Review: Wii U's 'Hyrule Warriors' Improves on the Series, Mostly by Adding 'Zelda'

In “Hyrule Warriors,” players take control of Link to battle waves of enemies in an open battlefield. Nintendo

When there's a great idea, there's someone right behind the inventor waiting to make a buck off of it. From time to time, when two of these moneymakers meet and when one really likes the other, they kiss and make a crossover.

Aliens met the Predator on the silver screen, Superman met the Hulk in the comics, and Family Guy crashed The Simpsons last weekend on TV. It's an old trope used to breathe new life into aging properties looking to kick some dust off their tried and true formulas while having some fun with fans.

It's a risky proposition: For every Abbott and Costello meets Frankenstein there's an episode where the Harlem Globetrotters land on Gilligan's Island. Really.

In video games, the crossover is rare, but when they do show up, either they're a shoddy attempt at a cash grab or the rare "did you play this yet?" title that flies off the shelves.

"Hyrule Warriors," developed by Omega Force using the guts of its "Dynasty Warriors" series to marry characters from Nintendo's popular "Legend of Zelda" universe, creates a strange entry in the crossover genre that on the surface looks as if it shouldn't work but accomplishes what it set out to do: deliver a repetitive, beat-'em-up button masher game with elements of "Zelda" sprinkled in.

In this regard it is a success, but one that suffers from the same problems as all modern hack-and-slash games. The experience grows tiresome over extended play, and for the casual gamer it will be no more than a curiosity that they power up a few times before it belongs to the dust bunnies behind the TV.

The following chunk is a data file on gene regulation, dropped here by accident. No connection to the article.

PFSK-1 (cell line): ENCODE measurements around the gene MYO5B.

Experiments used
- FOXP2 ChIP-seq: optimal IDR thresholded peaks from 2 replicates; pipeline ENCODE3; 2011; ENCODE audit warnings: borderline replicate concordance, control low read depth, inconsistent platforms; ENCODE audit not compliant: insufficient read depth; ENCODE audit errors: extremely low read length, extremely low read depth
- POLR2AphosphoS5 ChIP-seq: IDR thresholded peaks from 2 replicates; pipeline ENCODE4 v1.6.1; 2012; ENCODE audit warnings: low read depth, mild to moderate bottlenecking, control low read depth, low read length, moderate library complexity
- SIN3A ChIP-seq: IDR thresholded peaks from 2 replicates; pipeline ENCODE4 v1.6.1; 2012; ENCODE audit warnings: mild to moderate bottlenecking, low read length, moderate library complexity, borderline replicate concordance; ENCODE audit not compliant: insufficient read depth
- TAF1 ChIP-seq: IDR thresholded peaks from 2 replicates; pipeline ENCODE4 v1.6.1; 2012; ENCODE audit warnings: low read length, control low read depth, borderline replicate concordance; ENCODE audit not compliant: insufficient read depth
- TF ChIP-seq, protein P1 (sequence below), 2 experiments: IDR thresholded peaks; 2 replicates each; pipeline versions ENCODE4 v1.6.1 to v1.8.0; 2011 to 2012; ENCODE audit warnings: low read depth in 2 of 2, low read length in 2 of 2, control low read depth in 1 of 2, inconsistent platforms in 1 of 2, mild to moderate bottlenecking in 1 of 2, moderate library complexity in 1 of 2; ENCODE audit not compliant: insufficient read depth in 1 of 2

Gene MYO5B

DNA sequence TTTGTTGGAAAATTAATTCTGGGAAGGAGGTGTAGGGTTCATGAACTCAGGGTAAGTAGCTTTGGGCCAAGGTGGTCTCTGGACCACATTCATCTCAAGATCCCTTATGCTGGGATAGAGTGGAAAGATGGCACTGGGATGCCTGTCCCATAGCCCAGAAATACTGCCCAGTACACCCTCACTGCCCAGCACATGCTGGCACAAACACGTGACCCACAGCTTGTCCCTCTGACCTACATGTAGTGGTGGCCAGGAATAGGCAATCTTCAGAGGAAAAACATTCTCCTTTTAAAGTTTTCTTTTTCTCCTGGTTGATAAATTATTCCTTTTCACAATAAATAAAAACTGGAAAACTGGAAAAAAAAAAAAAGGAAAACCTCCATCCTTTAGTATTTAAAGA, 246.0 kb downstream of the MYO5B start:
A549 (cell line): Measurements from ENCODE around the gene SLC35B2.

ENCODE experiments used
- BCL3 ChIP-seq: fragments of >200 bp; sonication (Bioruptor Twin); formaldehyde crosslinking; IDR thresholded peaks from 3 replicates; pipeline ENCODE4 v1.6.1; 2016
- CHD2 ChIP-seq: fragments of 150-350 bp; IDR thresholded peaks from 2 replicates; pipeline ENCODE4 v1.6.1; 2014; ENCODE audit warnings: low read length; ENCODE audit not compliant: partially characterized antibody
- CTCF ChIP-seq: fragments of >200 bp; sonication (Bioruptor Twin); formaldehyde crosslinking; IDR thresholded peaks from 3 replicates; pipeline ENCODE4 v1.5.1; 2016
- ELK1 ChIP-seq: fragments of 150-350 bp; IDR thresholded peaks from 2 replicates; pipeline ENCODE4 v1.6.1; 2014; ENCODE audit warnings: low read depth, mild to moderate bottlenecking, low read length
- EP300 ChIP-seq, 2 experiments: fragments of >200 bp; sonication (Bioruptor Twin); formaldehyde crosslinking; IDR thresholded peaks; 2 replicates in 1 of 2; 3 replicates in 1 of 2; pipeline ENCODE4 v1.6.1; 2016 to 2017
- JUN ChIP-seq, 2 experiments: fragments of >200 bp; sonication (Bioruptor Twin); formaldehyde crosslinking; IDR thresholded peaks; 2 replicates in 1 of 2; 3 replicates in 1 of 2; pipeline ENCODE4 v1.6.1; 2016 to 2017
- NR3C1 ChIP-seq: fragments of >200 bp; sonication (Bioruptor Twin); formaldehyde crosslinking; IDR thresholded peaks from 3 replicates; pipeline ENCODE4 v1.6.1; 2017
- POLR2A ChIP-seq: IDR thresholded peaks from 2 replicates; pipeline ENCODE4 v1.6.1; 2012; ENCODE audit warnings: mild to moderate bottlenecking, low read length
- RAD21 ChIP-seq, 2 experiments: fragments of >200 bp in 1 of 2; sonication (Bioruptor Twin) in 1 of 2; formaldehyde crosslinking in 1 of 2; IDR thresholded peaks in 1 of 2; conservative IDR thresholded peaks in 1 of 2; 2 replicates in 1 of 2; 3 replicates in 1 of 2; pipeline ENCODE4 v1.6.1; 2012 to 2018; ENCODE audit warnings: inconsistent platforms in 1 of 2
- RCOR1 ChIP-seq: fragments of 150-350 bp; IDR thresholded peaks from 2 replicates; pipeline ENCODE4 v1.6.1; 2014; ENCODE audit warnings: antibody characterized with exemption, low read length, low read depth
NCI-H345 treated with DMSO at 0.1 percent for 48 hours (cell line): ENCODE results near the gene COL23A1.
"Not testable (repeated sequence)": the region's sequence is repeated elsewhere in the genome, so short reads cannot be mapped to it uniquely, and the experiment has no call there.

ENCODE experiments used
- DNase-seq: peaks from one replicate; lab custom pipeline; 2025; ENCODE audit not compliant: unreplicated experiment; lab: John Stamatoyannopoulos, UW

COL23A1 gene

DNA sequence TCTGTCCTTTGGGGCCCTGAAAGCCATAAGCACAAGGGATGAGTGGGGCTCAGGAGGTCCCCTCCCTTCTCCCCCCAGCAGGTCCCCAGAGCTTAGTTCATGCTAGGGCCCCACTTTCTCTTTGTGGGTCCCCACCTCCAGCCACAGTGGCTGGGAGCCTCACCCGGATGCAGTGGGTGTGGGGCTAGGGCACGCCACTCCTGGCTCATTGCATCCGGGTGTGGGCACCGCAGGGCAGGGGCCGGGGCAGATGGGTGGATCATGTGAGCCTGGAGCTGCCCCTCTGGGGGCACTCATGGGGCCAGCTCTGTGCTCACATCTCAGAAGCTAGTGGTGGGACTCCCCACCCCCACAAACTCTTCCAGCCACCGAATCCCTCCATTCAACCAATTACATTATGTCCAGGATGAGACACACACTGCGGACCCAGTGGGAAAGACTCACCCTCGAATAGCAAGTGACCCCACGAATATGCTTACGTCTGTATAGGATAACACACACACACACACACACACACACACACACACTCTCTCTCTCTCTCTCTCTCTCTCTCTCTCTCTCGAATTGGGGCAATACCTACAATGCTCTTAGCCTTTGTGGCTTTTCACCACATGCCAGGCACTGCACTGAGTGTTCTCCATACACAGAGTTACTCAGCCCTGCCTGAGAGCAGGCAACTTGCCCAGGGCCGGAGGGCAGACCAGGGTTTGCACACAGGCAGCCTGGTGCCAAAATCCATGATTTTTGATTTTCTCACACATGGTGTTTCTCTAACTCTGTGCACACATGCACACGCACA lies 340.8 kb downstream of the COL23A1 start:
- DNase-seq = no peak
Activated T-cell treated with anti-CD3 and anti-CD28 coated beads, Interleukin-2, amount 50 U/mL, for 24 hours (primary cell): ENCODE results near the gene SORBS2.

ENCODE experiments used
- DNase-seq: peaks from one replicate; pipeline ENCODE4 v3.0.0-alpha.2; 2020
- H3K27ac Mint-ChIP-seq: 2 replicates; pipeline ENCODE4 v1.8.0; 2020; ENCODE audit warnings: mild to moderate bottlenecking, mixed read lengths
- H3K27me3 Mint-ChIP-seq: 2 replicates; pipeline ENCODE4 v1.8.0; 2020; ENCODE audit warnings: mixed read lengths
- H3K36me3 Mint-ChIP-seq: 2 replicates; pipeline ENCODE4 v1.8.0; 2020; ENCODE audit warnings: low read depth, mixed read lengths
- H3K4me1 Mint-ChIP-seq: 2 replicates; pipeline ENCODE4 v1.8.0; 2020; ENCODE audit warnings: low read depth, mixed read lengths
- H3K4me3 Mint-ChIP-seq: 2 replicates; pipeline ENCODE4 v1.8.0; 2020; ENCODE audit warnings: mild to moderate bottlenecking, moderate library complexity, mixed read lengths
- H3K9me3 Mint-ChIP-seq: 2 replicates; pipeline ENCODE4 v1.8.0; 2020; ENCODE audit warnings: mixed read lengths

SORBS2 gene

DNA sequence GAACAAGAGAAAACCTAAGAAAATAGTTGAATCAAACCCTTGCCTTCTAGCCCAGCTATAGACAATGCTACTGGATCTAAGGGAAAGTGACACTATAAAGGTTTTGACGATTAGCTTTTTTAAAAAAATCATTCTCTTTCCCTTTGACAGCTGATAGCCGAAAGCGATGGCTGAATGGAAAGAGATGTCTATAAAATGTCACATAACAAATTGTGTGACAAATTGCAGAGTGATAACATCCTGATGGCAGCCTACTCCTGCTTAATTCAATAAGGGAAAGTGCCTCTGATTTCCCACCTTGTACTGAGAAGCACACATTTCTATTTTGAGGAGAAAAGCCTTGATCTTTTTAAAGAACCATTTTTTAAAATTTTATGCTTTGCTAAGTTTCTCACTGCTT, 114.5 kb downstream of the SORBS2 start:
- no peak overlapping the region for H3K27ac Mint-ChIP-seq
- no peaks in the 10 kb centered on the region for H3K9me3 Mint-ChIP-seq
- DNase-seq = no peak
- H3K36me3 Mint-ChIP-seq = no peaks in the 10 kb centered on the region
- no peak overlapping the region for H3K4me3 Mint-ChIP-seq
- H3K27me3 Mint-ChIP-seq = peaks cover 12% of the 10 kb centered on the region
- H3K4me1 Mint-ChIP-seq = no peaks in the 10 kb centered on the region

“Legend of Zelda” antagonist Ganondorf becomes a playable character later in the game, providing a bit of fan service. Nintendo

I've always been a bit leery of these types of games. My excitement for a new experience is quickly followed by a feeling of being played by a game's repetitive combos. Add to the zombie-like state of holding forward (while hitting the same two buttons in sequence ad nauseam) story lines that feel like window dressing rather than character-driven narratives, and you have a big ole plate of ho hum.

Like watching the Saw franchise, listening to Whitesnake or eating bad Chinese takeout, this open world fighting game is an empty experience that seems thrilling in the moment but leaves no lasting impression other than "I think I was there."

This "Zelda" version of "Dynasty Warriors" rises above the monotony on the merits of its own mythology, and while repetitive—some battles can last close to an hour, with players hitting the same sequence of buttons—there is still an odd sense of triumph after thwarting a giant creature from a past "Zelda" title by diving on its back and going on to hold the battlefield for victory.

"Hyrule Warriors" oozes with fan service for devoted "Zelda" aficionados too. Every level is a trip down memory lane, with characters, enemies, sound effects and locals from past games such as "Skyward Sword," "Twilight Princess" and the fan favorite "Ocarina of Time." The decades-old "Zelda" nods are a welcome change from the series' normal setting, inspired by historical battles in feudal China.

Whereas "Dynasty Warriors" often felt like sensory overload and more tech demo than game, "Hyrule Warriors" is able to take the best of the former—the feeling of being one part of a larger epic war and sparse elements of strategic battle—and combines it with stronger storytelling, a large swath of characters handpicked for fans and a grand feeling of epic-ness that is in line with the appeal of "Zelda" games.

"Hyrule Warriors" is a love letter to fans that benefits from a familiar mythology. And it is without a doubt the most action-packed "Zelda" game yet, but it is a game with few merits and little reason to replay. What you see is what you get.

Correction: An earlier version gave the wrong name of a character in a caption. It was Ganondorf not Gandolf.